Winner of a Cesar Award for the film Quest for Fire , and an outspoken defendant of the filmmaking craft over the cult of celebrity, Mr. Gruskoff is a humble creative person. Still fully in love with cinema despite the ups and downs the industry throws at anyone who attempts to make a living out of its unstable magic, it is incredible to see that passion for a great story is still Michael Gruskoff’s prime motivation. This writer had the privilege to talk to Mr. Gruskoff’s a couple weeks ago in Beverly Hills. Here is what he shared with us.

Carlos Aguilar: Could you tell us how you got started in the film industry?

Michael Gruskoff: I started in the N.Y. mailroom of the William Morris Agency and ended my agency career at Creative Management Associates. While at Cma I was representing Dennis Hopper and Peter Fonda during Easy Rider, as well as Robert Redford, Natalie Wood ,Faye Dunaway, amongst others. I started getting the producing "bug" while representing Albert Ruddy and Irwin Winkler, having been instrumental in the packaging of some of their films. It was an exciting time in the industry, with the success of Easy Rider, Midnight Cowboy, and The Graduate, the studios were open to taking chances with new talent and ideas. Ned Tanen at Universal set up an independent division and asked me to run it but I opted to make an overall three picture production deal. I went into business with Douglas Trumbull, Michael Cimino, Sam Shepard and Steven Bochco and independently developed low budget scripts off the studio lot. It kicked off with Dennie Hopper's The Last Movie and Silent Running, a science fiction film dealing with environmental issues. I also developed a script called Conquering Horse with Cimino, which we were going to do in the Sioux language, a predecessor to Dances With Wolves, but it was tabled because of budget issues.

Aguilar: How did your interest in foreign cinema developed?

Gruskoff: Seeing Luis Buñuel , Ingmar Bergman , Vittorio De Sica, and Akira Kurosawa's films got me interested in foreign cinema. Another filmmaker that impressed me was Gillo Pontecorvo the director of The Battle of Algiers, which is one of the great anti-war movies. I was an agent at the time, and asked him if I could represent him. He said "Michael, I don't make that many movies, and you are not going to make any money with me because I'm not interested in working in the Hollywood system" I said, "It’s Ok, you can come to me if you're having trouble raising money for a project/" He said "That could work, but please do not send me any scripts." I was also Anouk Aimée's agent when she did A Man and a Woman with Claude Lelouch. She was responsible for me meeting many people in French and Italian cinema. She's a great lady.

Aguilar : What were your thoughts on the batch of films submitted this past year for the Academy Award for Best Foreign Language Film? Were there any you consider highlights?

Gruskoff : You always look for a diamond that might be there. You have to see films from some 70 countries and many do not work, but being part of the industry I feel it's my way of supporting the Academy. You have to see four films a week, and with the addition of seeing new films. the internet, plus cable, and family etc. It's an overload of information. I did see a jewel of a film from Iceland called Of Horses and Men directed by Benedikt Erlingsson. We have been in touch and are in the process of discussing a project he is writing. He's a bold new voice.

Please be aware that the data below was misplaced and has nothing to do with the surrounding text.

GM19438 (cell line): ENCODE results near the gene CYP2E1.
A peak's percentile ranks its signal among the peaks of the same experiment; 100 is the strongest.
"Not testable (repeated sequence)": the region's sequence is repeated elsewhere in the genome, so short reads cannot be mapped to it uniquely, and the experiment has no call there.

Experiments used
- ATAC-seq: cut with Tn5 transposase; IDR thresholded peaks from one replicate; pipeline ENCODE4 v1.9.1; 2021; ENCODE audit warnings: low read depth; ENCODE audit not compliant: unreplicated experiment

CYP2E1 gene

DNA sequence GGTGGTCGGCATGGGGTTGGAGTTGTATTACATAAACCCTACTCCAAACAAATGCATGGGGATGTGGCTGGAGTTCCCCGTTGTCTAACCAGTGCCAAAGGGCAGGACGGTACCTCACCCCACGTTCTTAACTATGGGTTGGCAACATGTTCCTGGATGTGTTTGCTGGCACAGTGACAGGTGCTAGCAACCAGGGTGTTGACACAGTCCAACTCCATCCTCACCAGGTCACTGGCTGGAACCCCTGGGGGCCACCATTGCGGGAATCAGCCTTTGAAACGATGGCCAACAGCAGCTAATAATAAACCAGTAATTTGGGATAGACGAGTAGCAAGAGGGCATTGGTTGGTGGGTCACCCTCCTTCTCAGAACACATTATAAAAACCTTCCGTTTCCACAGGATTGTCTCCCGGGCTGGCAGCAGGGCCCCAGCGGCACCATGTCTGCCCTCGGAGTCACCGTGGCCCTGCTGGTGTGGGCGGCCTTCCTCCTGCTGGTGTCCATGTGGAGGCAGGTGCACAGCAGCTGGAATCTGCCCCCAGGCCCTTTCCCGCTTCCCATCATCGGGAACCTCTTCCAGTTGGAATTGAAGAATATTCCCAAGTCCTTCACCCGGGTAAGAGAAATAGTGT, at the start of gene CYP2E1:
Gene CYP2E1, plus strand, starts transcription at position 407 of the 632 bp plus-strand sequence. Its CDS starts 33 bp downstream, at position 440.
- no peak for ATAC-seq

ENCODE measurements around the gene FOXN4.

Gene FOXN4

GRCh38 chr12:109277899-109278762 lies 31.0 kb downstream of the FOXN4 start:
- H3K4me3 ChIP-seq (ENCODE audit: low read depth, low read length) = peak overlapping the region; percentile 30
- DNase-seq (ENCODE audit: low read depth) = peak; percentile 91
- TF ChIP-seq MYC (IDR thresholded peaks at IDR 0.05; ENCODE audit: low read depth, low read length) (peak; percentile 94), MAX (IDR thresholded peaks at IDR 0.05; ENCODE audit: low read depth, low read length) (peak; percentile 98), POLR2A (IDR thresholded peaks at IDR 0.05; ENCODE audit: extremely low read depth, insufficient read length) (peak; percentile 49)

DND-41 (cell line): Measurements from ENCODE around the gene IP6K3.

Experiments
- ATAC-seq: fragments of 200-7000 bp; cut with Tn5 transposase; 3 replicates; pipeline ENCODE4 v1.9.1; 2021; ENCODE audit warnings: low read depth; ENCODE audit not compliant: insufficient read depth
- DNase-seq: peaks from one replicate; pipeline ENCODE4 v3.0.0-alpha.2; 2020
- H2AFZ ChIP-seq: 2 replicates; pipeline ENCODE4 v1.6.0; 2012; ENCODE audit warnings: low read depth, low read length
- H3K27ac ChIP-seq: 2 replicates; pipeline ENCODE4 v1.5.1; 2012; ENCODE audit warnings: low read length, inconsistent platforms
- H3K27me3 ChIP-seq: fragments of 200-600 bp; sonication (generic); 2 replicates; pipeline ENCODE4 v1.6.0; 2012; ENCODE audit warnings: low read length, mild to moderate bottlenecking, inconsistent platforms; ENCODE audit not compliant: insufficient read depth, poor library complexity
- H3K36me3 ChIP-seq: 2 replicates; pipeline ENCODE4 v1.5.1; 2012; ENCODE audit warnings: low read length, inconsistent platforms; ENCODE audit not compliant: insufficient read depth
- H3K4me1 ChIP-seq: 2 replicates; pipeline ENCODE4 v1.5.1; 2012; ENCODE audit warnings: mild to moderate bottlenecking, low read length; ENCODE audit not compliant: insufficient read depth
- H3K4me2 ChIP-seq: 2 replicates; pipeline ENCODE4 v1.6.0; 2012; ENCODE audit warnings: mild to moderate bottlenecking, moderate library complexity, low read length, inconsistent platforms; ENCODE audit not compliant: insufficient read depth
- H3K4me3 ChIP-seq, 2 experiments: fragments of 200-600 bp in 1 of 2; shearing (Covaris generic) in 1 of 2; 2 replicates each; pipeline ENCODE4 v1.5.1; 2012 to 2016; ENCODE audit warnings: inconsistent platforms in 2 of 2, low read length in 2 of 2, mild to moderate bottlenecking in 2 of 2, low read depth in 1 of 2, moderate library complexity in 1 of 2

Aguilar: How do you think this category benefits the industry and foreign filmmakers?

Gruskoff: Foreign filmmakers want us to see their films. They have stories they want to tell and we have the ability to make their dreams come through. It benefits us to see what's being made around the world because we are all part of the film community.

It's interesting talking to Bernardo Bertolucci about Italian realism and how those great Italian films and directors came together in the late 40s, 50s and 60s with Rossellini and Fellini , Visconti, etc. After Mussolini and the end of Ww 2 there was such exuberance that filmmakers ran into streets and started making movies. It was a great period in Italian Cinema.

Aguilar: Do you believe this nostalgia for those filmmakers influenced voters to choose The Great Beauty as the winner?

Gruskoff: Sorrentino is s very talented director and he carries the torch of Fellini. I liked The Great Beauty and I also loved his Il Divo

Aguilar: When watching these or any other film, as a producer do you look for something different in them from what a director or an actor might?

Gruskoff: I'm just hoping that when the lights go down I'll see a good film. I want to be entertained and have it not be a waste my time. When I saw 12 Years a Slave it blew me away. Steve McQueen is a great filmmaker because he puts all his passion on the screen and he doesn't cop out. It was real. I like movies that don't pander to the audience.

Aguilar: Would you say all of the 76 films submitted were on a level playing field, despite some of them being obscure titles and not having a festival run?

Gruskoff : I saw a real voice in Benedikt Erlingsson, Sebastian Lelio with Gloria , The Hunt , Omar , The Past , The Missing Picture , or The Broken Circle Breakdown.The directors have something to say and they know how to say it. An interesting thing is when you are seeing that many movies in an environment where the people like films, you really start getting into it. Like being at a Festival.

Aguilar: Now that you mention the Academy wants to promote foreign films, how do you perceive the role of world cinema in Hollywood today? Is it more influential?

Gruskoff: Definitely. 2/3 of the box-office comes from foreign markets. More films will be made with Asian and European talent to bolster their international box-office. Moviegoers in those countries like to see a character they can relate to as long as it's realistically part of the story.

Aguilar: On that note, can you talk about the international filmmakers you've work with throughout your career?

Gruskoff: I met Paul Verhoeven after seeing Soldier Of Orange, one of his earlier films. We developed a screenplay called Harry’s Tale. Unfortunately, it was ahead of its time and the budget was too high.